An empowering approach to participation treats poor people as co-producers, with authority and control over decisions and resources devolved to the lowest appropriate level. Inclusion of poor people and other traditionally excluded groups in priority setting and decision making is critical to ensure that limited public resources build on local knowledge and priorities, and to build commitment to change. However, an effort to sustain inclusion and informed participation usually requires changing the rules so as to create space for people to debate issues and participate directly or indirectly in local and national priority setting, budget formation, and delivery of basic services. Participatory decision making is not always harmonious and priorities may be contested, so conflict resolution mechanisms need to be in place to manage disagreements.
Sustaining poor people's participation in societies with deeply entrenched norms of exclusion or in multiethnic societies with a history of conflict is a complex process that requires resources, facilitation, sustained vigilance, and experimentation. The tendency among most government agencies is to revert to centralized decision making, to hold endless public meetings without any impact on policy or resource decisions. Participation then becomes yet another cost imposed on poor people without any returns.
Participation can take different forms. At the local level, depending on the issue, participation may be:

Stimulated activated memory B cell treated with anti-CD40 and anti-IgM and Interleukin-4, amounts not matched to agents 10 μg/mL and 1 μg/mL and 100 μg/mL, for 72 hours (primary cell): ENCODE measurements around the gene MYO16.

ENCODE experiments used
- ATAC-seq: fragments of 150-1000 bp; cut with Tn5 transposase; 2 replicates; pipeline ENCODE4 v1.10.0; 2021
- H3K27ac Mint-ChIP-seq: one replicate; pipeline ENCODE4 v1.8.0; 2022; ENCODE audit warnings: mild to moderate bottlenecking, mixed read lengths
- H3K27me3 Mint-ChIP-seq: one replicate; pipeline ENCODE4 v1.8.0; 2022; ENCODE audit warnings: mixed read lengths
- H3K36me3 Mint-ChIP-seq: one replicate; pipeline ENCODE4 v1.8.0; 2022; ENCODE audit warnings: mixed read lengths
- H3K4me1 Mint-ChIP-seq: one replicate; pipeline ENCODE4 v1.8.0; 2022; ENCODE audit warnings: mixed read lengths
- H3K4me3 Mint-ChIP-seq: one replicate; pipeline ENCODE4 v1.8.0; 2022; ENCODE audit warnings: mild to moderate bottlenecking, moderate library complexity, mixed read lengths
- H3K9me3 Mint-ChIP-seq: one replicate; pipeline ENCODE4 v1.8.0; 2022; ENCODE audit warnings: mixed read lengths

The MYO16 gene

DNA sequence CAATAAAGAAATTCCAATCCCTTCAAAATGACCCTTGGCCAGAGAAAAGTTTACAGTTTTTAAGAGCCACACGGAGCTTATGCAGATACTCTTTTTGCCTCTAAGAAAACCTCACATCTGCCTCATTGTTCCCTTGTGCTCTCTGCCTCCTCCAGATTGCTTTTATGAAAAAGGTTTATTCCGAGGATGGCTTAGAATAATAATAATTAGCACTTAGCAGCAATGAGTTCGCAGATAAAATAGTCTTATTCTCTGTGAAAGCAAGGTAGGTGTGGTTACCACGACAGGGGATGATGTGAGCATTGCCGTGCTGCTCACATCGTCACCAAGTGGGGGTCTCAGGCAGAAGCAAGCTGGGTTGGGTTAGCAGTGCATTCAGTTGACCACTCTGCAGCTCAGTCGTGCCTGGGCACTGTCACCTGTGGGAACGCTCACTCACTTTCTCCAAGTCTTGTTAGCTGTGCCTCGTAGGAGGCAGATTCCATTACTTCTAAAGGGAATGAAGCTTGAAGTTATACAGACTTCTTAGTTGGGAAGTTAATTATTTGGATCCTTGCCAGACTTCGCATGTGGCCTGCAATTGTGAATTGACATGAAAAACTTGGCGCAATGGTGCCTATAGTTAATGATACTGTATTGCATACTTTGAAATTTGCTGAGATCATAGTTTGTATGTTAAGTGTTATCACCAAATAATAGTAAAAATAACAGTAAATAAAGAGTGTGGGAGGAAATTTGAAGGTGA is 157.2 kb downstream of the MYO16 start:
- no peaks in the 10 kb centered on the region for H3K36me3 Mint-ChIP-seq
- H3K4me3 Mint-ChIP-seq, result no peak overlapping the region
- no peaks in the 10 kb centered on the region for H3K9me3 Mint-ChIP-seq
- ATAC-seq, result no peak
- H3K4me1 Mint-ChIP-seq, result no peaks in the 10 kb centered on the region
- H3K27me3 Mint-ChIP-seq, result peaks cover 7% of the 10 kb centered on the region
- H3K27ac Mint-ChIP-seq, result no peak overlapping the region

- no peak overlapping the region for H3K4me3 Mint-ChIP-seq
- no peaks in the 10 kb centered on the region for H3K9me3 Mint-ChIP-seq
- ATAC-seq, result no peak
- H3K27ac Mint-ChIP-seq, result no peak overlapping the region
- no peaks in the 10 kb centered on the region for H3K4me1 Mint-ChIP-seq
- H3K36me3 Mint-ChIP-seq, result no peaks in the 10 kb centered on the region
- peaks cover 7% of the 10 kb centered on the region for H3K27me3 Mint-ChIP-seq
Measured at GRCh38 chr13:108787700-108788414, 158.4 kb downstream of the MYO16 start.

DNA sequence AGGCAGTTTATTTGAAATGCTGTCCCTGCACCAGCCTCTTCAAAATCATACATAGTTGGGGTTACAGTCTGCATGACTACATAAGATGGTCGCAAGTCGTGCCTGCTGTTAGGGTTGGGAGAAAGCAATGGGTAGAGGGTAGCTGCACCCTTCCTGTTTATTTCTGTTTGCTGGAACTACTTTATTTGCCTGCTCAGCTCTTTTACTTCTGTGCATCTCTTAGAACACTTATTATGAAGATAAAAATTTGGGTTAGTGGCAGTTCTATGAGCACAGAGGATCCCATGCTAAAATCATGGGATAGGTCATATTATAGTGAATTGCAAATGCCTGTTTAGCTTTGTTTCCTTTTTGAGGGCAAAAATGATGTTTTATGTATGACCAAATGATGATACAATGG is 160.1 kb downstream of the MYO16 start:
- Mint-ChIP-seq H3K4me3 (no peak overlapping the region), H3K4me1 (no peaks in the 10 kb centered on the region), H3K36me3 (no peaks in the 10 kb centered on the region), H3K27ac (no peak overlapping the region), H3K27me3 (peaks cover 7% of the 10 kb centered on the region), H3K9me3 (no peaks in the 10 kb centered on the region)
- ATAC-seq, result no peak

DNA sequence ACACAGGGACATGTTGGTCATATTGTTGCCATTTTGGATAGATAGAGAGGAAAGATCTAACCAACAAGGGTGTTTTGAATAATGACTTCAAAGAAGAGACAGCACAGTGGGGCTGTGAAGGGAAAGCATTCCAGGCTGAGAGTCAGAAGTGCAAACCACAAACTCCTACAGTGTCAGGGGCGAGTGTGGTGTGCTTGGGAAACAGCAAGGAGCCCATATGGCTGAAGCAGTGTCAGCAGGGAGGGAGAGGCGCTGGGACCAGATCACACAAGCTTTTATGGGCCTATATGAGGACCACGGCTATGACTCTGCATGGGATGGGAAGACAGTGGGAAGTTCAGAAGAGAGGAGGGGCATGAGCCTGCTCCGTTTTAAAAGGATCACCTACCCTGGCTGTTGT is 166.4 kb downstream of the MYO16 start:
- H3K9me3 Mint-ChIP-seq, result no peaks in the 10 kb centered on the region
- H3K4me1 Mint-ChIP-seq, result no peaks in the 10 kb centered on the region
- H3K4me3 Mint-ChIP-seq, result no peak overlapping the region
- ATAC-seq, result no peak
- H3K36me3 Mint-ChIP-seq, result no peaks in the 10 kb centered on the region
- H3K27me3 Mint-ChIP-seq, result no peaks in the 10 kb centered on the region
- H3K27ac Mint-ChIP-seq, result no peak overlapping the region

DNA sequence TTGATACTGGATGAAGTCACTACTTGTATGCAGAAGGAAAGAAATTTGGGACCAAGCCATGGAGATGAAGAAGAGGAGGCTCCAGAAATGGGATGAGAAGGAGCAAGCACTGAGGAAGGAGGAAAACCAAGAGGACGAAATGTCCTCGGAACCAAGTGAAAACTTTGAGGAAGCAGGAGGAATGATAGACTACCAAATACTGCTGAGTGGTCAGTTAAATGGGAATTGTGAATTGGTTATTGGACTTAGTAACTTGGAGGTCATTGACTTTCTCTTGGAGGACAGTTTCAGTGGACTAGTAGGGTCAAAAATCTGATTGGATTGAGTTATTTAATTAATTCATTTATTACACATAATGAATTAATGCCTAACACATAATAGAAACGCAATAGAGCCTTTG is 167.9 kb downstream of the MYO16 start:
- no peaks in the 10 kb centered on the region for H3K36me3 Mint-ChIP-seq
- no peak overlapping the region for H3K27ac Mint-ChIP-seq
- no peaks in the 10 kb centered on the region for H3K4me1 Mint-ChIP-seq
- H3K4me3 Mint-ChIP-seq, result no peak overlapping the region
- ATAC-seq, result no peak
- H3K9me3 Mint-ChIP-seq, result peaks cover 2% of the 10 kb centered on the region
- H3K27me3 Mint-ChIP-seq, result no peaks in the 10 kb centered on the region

representational, by selecting representatives from membership-based groups and associations;
political, through elected representatives;
information-based, with data aggregated and reported directly or through intermediaries to local and national decision makers;
based on competitive market mechanisms, for example by removing restrictions and other barriers, increasing choice about what people can grow or to whom they can sell, or by payment for services selected and received.
Among the four elements of empowerment, participation of poor people is the most developed in Bank projects and increasingly also in preparation of Bank Country Assistance Strategies (CAS). In low-income countries, the process of preparing Poverty Reduction Strategy Papers (PRSP) has opened new opportunities for broad-based participation by poor people, citizens' groups, and private sector groups in national priority setting and policy making.
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